The episode made Shu’s affections for Tsukimi clearer: he loved the attractive Tsukimi, but remains to be dense that he could not associate that Tsukimi from her normal self. While his affections for her are undoubtedly genuine, the fact that he cannot accept the totality of Tsukimi’s person lessens the probability of a relationship between them becoming successful. In a relationship of love, the good must be accepted with the bad. Ignorance excuses no one.
Somehow, Kuranosuke’s more respectable in this aspect, because he accepts that the normal Tsukimi is all right, but not if she wants to improve herself, or fight for a cause, as was shown in this episode. While he’s also quite selfish, as his acts of kindness are nothing more than acts to stoke his ego for the most part, he accepts Tsukimi as herself while prompting her to improve. His concern for Tsukimi, however, evinces itself in this episode.
It’s really a difficult thing to peg Inari as a villain of this series, since she’s really just doing her job. She’s the designated high-class whore, and it’s been working well for her, judging from the number of phone calls from her fans. She just represents the modern lady who seeks to improve herself by doing her job, whether it’s presenting or having sex with powerful men. She will be more of a catalyst to the story, proving perhaps to Shu that it’s not only appearances that matter, and providing some attrition to Tsukimi so that she will force herself to change.
Did anyone else like Kuranosuke’s resolve this episode?
One of my notebooks was nearing depletion after about three years of use, and so I decided to write a lengthy write-up with dedication until I filled up the notebook’s remaining pages. I decided to write about Kuragehime.
The weight of words
It is nothing funny to lose a loved one at such an early age. Children for the most part are unprepared for it and have difficulty dealing with such loss. The absence will most certainly color their maturity and define their personalities in the future (as what is visible with Tsukimi). There are certain things one should never say to children suffering from the passage of someone dear: in our block on pediatrics one of the most memorable things I’ve learned is that one never tells a child who’s lost a loved one not to cry. It’s also no good to lie about the one who died, since children, while being young, are more perceptive than they seem, and lying about who they love will reverberate through their entire lives.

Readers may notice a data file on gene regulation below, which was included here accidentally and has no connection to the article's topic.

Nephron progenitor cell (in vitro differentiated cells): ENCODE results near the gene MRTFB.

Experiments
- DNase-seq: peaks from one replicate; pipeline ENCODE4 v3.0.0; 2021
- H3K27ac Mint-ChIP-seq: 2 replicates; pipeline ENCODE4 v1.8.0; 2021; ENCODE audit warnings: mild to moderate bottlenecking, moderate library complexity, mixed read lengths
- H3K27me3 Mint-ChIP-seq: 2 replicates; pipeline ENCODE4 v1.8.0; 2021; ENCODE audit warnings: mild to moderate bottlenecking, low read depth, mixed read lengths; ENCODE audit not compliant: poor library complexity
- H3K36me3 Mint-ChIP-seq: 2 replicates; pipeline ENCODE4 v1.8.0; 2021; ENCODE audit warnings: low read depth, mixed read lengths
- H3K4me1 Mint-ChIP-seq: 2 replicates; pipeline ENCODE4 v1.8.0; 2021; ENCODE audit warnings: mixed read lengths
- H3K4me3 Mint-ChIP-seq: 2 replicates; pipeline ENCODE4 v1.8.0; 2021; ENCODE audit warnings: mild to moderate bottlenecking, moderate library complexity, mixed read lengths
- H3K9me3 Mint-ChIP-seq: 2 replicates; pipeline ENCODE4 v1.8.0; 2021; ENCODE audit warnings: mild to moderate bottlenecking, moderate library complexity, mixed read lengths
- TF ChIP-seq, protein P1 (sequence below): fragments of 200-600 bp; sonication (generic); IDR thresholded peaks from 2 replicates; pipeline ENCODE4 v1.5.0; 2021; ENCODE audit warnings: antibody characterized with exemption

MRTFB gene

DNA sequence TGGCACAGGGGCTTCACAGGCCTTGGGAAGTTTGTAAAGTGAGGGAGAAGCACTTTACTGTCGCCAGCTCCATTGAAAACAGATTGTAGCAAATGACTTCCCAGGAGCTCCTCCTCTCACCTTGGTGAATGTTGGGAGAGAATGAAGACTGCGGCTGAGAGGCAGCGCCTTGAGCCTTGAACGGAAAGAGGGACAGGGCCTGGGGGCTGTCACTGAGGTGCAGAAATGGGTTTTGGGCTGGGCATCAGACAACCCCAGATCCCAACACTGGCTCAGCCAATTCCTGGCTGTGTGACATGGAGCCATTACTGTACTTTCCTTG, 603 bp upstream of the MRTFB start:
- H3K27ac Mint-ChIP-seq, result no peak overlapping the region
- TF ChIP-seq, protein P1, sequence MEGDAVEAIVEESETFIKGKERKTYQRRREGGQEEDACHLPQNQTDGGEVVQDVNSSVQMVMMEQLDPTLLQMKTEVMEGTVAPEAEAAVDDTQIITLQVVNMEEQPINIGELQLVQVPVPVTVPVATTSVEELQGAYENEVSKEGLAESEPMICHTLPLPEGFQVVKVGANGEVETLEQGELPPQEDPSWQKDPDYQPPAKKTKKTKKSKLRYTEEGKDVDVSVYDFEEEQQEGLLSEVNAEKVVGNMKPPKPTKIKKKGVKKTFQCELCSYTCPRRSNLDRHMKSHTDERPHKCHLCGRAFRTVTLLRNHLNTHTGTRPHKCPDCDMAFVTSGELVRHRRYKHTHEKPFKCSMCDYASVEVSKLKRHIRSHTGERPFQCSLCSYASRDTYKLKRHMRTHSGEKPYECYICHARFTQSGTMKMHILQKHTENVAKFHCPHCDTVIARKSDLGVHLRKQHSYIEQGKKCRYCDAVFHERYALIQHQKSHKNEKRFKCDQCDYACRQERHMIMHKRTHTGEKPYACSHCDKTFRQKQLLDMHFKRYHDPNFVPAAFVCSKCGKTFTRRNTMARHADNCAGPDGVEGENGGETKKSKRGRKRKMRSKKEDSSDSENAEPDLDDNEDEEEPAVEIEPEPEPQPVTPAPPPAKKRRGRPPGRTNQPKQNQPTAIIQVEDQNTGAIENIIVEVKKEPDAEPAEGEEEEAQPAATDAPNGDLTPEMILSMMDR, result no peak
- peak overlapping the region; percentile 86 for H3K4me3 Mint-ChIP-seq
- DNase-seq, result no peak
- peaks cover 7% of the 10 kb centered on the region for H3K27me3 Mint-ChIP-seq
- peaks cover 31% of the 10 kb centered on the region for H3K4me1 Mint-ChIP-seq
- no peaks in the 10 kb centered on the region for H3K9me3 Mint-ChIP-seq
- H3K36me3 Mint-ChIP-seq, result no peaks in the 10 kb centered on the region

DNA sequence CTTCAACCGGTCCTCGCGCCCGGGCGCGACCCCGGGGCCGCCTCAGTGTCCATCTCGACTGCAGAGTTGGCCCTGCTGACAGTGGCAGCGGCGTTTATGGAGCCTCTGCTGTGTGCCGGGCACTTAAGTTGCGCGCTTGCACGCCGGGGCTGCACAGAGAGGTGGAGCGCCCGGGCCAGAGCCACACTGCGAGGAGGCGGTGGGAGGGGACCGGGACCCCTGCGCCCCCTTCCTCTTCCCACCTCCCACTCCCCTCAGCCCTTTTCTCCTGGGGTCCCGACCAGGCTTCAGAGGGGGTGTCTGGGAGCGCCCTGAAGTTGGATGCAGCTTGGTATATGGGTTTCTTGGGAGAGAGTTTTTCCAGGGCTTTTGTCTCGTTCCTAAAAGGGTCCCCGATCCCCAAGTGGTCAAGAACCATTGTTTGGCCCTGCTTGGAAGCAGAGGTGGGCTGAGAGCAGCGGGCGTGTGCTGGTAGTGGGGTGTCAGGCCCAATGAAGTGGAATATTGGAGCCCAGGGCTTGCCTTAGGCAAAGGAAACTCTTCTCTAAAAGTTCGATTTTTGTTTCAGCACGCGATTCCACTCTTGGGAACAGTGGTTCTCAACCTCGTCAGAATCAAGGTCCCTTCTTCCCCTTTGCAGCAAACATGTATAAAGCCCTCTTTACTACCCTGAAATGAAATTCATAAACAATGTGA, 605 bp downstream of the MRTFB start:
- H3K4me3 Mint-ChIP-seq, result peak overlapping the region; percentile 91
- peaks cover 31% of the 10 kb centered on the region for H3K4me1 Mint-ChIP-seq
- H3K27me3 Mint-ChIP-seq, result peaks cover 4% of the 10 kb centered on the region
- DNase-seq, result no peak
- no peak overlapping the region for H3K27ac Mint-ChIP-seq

Despite being unprepared, however, these children’s perceptiveness must not be ignored. Even at such young ages, children often correctly understand a certain event from the priming cues that event presents. In child psychiatry, it is an absolute no-no to be dishonest with a child upon the death of a loved one. As much as we’d like to believe the contrary, children are not idiots. Honesty is extremely important so that the child can face the truth of the event, although that truth must not be forced upon the child at loss: the child must know the truth, but in his due time and in his own terms. It’s no good to shove the truth down his throat.
A costly mistake most parents commit towards their children is lying to them with regard to their (the parent’s) condition for ‘the sake of the child.’ Simple words and statements like this build up a child to have faith in the dishonesty of fantasy, even if the words were said with noble intent. Another mistake is for the parent to tell the child not to grieve: as most of us know, children don’t have a mature sense of ideation, and their actions are mostly rooted in the physical world. If a child was told not to grieve by a loving parent, chances are he will follow that command even if it will be to his detriment in the future (how should the child know how about that?). Taken to the extreme, the child may have difficulty growing up adjusted, as the process of grief was not followed naturally.
The process of grief (described properly by the thanatologist Kubler-Ross) is not something to be taken lightly, as it is only in its completion that people finally move on and face the reality of the loved one’s passage. Because of her mother’s words, Tsukimi was not afforded this normal process of grieving. It is no surprise that her current existence was majorly defined by her mother’s death as she was still unable to move on from it. Because the normal process was stilted and stoppered, it transmogrified into something pathologic. Even after years have passed, Tsukimi was still heavily affected by her mother’s death. Had she been allowed to cry her heart out or had she not been ‘pressured’ by her mother, she may have become more adjusted as a person. She may even be one of the princesses who proudly strut Tokyo. One must recall that the primordial reason to her being an otaku of jellyfish was her excursion with her mother when she was near death: the child is the father of the man.
The OP expanded further